"Recognize opportunity. Pursue what you're passionate about, even if you don't know what that is today," Rhode Island Attorney General Peter Kilmartin told the students assembled in Schneider Auditorium on Johnson & Wales' Providence campus.
Kilmartin was this year's College of Arts & Sciences Distinguished Visiting Professor (DVP). Prior to delivering his DVP address, Kilmartin toured the Criminal Justice lab that opened earlier this academic year and met with several criminal justice students.
Kilmartin discussed the role and jurisdiction of the Rhode Island Office of Attorney General, and its relationship to the courts, the media and the public.
In addition to serving as that state's chief legal officer, the Attorney General and his office are responsible for:
- maintaining all Bureau of Criminal Investigation (BCI) and Automated Fingerprint Identification System (AFIS) records
- running the state's Consumer Protection Unit
- overseeing both civil and criminal court programs, such as the Tobacco Enforcement Unit and Victim Services Unit, respectively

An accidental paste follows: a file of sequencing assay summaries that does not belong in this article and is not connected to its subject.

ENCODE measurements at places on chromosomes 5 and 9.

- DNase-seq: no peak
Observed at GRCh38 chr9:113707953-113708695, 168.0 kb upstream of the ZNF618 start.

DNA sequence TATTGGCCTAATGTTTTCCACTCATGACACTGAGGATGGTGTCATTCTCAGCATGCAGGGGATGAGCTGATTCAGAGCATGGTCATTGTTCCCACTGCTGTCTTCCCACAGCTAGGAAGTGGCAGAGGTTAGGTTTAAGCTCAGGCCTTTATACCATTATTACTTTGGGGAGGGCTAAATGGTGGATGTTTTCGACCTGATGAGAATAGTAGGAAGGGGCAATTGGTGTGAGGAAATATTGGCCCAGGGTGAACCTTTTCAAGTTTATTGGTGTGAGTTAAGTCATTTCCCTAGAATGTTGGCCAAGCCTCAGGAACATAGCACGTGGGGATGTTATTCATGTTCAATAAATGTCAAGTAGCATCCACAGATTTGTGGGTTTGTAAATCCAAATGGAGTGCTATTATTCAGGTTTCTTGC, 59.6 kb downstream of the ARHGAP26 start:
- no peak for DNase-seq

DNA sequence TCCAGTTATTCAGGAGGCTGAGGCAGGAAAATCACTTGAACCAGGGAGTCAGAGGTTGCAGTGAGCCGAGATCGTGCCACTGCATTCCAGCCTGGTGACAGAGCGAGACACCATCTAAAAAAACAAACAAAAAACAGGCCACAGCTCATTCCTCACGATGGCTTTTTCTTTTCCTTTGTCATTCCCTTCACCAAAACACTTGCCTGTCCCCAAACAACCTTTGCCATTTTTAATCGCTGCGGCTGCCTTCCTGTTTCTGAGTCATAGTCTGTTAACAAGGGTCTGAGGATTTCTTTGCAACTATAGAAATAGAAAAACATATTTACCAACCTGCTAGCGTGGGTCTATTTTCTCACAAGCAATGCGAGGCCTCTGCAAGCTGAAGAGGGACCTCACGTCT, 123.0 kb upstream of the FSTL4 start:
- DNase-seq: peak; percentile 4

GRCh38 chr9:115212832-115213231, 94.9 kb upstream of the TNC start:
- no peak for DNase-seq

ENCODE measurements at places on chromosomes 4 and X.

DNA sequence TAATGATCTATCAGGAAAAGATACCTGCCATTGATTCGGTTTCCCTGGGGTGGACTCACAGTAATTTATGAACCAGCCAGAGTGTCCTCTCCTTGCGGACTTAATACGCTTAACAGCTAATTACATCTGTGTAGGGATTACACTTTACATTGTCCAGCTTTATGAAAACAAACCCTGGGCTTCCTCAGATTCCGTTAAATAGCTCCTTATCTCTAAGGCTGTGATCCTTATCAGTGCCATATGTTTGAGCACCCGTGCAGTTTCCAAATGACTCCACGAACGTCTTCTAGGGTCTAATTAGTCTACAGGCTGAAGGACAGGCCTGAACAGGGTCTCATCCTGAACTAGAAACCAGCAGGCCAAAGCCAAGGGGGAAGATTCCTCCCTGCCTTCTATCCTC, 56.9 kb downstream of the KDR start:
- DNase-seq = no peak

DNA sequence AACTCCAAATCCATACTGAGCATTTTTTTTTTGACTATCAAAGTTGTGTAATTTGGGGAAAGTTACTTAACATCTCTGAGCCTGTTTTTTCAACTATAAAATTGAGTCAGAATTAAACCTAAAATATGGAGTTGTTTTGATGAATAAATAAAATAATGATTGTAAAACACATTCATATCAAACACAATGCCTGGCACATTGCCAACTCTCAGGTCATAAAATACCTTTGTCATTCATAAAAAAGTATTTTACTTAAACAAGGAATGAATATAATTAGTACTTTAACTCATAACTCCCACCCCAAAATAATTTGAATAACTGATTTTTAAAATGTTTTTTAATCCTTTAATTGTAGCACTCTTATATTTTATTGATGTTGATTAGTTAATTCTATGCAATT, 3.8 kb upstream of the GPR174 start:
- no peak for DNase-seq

It's this last responsibility that Kilmartin describes as "the most heart wrenching and rewarding part of the job."
"These people are in the middle of the worst situations of their lives," Kilmartin said. By helping them "navigate a system which, if you don't work in you may never fully understand, allows us to help alleviate some of the pain they're experiencing. It allows us to be part of the criminal justice system in another way."
More than 300 people visit the Attorney General's office daily, according to Kilmartin. "This is a very person to person, face to face, type of job," he said.
Kilmartin, a Rhode Island native, joined the Pawtucket Police Department in 1984. He then went on to serve as a state representative for another 20 years. In 2008, when he was wrapping up his last term on the general assembly, he told his wife there was no way he'd run for attorney general. "Needless to say I'm eating those words now," Kilmartin joked. "But this is why you need to embrace opportunities. Don't be afraid of change. Positive change is a good thing.
"I don't care where you go on to work," Kilmartin said, "a police station, a newspaper—no matter where you work, seek and welcome positive change."